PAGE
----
This is appropriate for our introduction to Luke’s Gospel, because it is Jesus’ first “public appearance” and Luke is telling us, through the scripture passage Jesus chooses, what Jesus’ ministry will be like: it is an overview of what is to come.
First, we are assured that Jesus is anointed and is operating under the guidance of the Spirit of the Lord. His basic mission is to bring “glad tidings” or “good news” TO THE POOR. Jesus has come to help those in need, whether that need be physical, emotional, or spiritual. Second, specifics are given: liberty for captives, sight to the blind, and freedom for the oppressed. Finally, we are told He is to “proclaim a year acceptable to the Lord.” This is a reference to the jubilee year, which occurred every 50 years, in which debts were forgiven and land returned to those who had lost it. In other words, Christ came to set us free from the debt of our sins. After He reads the scripture text, Jesus’ gives the shortest homily ever: Today this Scripture passage is fulfilled in your hearing; in other words, Jesus is claiming this passage as His mission statement.
What does this mean for us? It tells us that Christ has freed us from our sins and failings: we are saved. However, we have to accept this salvation and work to better ourselves. What emotion or longing holds me captive? Jesus wants to set me free. What spiritual blindness do I have? Jesus wants to help me see. What is oppressing me? Jesus wants to set me free.
The Lord does not expect us to be perfect, but He does want us to be trying to improve. What can the Lord help me with today?
Church sign of the week: Jesus is a friend who knows all your faults and still loves you anyway.
This weekend, we have our annual “Salvatorian Sunday” collection, in which the Society of the Divine Savior asks for your financial support, especially for our formation program, which prepares future ministers for this parish and other ministries. Envelopes are being handed out that can be dropped in the collection box or returned to the parish office over the coming weeks. Donations can also be made online. I thank you in advance for your support of my community.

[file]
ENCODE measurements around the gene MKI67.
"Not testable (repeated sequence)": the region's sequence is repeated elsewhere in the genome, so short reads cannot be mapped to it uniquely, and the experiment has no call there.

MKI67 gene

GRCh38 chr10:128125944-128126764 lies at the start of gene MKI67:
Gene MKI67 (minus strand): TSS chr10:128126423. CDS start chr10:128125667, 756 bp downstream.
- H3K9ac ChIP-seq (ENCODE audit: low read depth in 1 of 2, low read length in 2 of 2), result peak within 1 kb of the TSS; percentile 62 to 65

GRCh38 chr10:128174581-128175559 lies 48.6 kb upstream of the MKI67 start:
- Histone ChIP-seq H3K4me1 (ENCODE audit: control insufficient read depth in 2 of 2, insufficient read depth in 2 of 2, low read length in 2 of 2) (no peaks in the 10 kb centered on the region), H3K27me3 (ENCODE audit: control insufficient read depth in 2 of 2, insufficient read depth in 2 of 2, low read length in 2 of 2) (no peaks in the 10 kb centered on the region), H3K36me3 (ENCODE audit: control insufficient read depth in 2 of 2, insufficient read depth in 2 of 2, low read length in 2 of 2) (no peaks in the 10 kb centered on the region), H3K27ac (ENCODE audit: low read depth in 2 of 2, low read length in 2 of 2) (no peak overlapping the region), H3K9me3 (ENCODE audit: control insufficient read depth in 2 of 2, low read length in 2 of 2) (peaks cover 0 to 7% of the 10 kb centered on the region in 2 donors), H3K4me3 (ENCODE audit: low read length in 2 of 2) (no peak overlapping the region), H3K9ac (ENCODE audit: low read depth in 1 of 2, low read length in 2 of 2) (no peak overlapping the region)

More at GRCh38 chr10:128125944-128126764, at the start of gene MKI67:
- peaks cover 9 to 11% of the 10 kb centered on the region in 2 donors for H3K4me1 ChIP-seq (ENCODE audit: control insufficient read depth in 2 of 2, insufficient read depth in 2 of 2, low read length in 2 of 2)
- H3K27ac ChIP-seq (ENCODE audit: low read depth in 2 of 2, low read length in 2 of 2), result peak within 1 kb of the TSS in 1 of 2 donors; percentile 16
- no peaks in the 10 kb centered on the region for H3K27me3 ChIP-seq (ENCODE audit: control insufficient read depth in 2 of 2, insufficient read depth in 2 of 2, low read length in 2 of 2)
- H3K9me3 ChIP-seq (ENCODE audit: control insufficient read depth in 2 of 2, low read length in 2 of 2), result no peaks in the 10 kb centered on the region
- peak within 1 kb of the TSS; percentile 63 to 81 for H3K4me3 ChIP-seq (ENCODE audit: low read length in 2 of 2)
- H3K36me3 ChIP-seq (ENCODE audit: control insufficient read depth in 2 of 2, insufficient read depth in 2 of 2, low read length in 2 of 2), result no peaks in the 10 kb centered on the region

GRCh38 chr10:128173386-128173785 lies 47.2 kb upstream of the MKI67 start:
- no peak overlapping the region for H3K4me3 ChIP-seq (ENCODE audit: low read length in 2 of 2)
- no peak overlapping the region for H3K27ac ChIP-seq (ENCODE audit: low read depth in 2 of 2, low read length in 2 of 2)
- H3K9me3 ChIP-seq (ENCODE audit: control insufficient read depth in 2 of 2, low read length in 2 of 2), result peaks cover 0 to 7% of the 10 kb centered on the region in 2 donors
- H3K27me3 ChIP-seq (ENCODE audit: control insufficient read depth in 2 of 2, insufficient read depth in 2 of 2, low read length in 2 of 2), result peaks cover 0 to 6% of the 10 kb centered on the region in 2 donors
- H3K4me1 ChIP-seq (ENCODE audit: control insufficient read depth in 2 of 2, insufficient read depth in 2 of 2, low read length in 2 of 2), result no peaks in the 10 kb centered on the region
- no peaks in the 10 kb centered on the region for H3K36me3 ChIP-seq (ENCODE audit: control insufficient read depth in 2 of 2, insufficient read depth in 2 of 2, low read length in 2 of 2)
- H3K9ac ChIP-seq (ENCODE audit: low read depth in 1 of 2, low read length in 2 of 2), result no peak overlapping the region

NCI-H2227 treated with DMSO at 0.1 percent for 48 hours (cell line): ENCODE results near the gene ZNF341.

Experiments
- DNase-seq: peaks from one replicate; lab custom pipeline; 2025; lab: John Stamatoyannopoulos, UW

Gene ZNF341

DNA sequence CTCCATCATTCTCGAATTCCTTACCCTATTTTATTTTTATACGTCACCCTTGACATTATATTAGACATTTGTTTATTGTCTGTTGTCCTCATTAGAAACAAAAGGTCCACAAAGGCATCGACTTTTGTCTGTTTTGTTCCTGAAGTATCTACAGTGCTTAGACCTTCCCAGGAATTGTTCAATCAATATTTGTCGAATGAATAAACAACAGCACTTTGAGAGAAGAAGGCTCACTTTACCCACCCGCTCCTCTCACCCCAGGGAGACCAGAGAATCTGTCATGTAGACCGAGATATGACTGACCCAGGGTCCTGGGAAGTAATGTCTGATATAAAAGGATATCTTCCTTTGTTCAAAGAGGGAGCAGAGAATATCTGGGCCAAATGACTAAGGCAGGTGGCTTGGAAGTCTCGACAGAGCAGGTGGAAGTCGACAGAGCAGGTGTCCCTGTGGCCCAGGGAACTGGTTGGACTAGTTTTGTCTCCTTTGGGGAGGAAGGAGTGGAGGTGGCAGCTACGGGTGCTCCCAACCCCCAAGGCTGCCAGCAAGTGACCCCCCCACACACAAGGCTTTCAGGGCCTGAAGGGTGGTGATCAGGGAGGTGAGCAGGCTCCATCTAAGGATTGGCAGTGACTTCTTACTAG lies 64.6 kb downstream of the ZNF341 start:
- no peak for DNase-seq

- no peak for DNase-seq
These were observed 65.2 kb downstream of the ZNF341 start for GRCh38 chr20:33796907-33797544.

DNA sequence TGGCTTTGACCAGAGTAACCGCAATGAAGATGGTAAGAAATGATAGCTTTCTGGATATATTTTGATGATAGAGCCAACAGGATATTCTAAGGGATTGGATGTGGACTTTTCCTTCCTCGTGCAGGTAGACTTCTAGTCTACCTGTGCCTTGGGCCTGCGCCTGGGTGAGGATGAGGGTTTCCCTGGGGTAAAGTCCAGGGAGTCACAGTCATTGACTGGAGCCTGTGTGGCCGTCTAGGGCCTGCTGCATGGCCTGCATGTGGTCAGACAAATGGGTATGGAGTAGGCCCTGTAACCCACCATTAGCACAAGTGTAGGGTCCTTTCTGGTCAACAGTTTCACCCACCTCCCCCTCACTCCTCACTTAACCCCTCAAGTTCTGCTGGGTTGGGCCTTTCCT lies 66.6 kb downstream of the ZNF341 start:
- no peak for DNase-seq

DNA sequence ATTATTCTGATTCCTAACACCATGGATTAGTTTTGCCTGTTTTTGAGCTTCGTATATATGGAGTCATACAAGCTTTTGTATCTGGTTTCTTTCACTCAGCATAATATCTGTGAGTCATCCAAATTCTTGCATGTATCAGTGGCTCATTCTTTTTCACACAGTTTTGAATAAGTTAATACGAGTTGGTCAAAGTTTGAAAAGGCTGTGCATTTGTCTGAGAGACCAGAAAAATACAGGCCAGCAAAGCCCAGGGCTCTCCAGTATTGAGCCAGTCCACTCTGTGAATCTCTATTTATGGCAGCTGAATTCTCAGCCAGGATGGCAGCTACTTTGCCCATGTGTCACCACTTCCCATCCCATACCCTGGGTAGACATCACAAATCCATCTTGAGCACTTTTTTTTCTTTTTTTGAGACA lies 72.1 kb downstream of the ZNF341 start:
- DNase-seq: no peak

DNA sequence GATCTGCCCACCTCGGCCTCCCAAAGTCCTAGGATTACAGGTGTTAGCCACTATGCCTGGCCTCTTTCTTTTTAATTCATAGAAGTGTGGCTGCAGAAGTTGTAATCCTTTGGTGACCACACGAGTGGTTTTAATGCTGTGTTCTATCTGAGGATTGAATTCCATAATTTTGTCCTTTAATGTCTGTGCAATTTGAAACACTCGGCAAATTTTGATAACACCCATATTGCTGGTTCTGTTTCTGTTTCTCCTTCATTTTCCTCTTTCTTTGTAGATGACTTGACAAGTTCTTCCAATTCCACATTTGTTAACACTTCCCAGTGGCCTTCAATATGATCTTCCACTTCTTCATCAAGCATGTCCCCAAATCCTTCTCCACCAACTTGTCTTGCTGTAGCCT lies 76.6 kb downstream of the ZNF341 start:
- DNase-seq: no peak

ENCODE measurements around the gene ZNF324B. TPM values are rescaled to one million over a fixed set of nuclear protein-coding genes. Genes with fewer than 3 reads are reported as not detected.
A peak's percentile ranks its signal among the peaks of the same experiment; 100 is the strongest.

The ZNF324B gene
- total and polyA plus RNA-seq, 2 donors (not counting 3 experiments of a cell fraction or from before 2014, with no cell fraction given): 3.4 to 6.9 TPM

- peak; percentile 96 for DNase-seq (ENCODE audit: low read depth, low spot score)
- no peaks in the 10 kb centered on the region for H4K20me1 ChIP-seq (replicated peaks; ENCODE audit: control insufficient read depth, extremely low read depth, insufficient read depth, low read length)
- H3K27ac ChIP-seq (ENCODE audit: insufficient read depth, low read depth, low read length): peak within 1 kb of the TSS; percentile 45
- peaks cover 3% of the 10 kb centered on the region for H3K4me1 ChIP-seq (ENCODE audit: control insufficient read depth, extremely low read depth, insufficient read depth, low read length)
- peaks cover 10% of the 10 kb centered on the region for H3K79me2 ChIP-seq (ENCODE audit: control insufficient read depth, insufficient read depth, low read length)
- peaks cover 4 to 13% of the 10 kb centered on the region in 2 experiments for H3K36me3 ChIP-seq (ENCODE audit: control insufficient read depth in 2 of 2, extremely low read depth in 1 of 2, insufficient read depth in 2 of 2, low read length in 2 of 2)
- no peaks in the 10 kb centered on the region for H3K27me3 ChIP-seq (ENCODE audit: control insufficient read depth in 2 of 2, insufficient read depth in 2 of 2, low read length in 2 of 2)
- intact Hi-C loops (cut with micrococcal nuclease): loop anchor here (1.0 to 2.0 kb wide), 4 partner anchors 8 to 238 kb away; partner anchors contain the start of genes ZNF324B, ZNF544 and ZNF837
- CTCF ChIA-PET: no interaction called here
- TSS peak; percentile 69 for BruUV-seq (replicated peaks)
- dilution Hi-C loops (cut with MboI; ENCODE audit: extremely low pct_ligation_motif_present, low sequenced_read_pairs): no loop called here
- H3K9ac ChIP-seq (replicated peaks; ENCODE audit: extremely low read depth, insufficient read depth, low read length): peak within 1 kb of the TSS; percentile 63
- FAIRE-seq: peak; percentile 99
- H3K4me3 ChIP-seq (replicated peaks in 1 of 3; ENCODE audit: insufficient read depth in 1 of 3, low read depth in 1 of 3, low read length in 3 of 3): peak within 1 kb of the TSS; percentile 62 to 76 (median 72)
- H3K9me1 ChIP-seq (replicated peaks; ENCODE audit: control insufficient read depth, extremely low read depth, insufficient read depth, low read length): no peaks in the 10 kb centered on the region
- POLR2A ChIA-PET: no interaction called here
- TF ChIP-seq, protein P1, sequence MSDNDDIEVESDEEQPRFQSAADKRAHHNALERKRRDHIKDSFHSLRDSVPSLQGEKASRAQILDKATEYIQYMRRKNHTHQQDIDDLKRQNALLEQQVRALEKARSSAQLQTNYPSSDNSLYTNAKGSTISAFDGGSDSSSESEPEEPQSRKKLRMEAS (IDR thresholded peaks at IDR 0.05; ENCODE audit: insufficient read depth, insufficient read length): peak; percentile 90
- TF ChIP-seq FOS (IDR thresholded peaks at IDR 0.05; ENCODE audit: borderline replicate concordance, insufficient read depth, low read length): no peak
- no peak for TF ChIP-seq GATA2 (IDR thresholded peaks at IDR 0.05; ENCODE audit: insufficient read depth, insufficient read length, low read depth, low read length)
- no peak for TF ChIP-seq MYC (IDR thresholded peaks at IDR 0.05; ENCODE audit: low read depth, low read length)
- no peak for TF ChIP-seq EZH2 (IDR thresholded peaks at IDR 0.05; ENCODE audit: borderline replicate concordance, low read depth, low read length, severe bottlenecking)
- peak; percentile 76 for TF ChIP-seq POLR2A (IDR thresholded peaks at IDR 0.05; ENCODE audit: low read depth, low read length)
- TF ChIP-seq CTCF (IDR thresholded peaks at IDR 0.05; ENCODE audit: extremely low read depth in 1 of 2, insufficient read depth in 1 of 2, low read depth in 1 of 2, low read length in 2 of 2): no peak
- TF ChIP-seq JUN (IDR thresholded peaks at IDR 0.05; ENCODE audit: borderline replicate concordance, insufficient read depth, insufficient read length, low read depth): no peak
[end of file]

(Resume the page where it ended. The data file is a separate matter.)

Today we celebrate the 2nd Sunday of Ordinary time. During Ordinary time, we are learning how to bring God’s love and compassion into the world by reflecting on the words and actions of Jesus.
Our Gospel today presents the wedding feast at Cana. I would like to comment on the interaction presented between Mary and Jesus. The wine is running out and the hosts would be very embarrassed. Mary says to Jesus, “They have no wine,” implicitly asking Him to do something. Jesus replies, “How does your concern affect me? My hour has not yet come,” implying that He will do nothing. Mary says nothing to Jesus, but tells the servants to do whatever He tells them. She knew that Jesus loved her and would do what was right. And the problem was solved!
What does this say to us? There a lot of things we need as we go through life. It might be to get a job or solve a problem. Often, it might be because we or someone we love is sick. Like Mary, we turn to God and we ask for help. But it might seem that God doesn’t hear us or is not answering. The situation might even get worse and all we experience is a deafening silence.
That is when we have to act like Mary and simply move forward, trusting that Jesus HAS heard us and, since He loves us and has promised to be with us, He will answer our prayer. It might not be right now. It might not be the way we want it to be answered. But Jesus knows best, Jesus loves us, and Jesus will answer our prayer in the best way possible. We simply need to move forward, as did Mary, and all will be well. This is called “trusting in Divine Providence” and it was one of the central charisms of Blessed Francis Jordan, the founder of the Salvatorian Family. The medieval mystic Julian of Norwich expressed it as, “All will be well, and all will be well, and all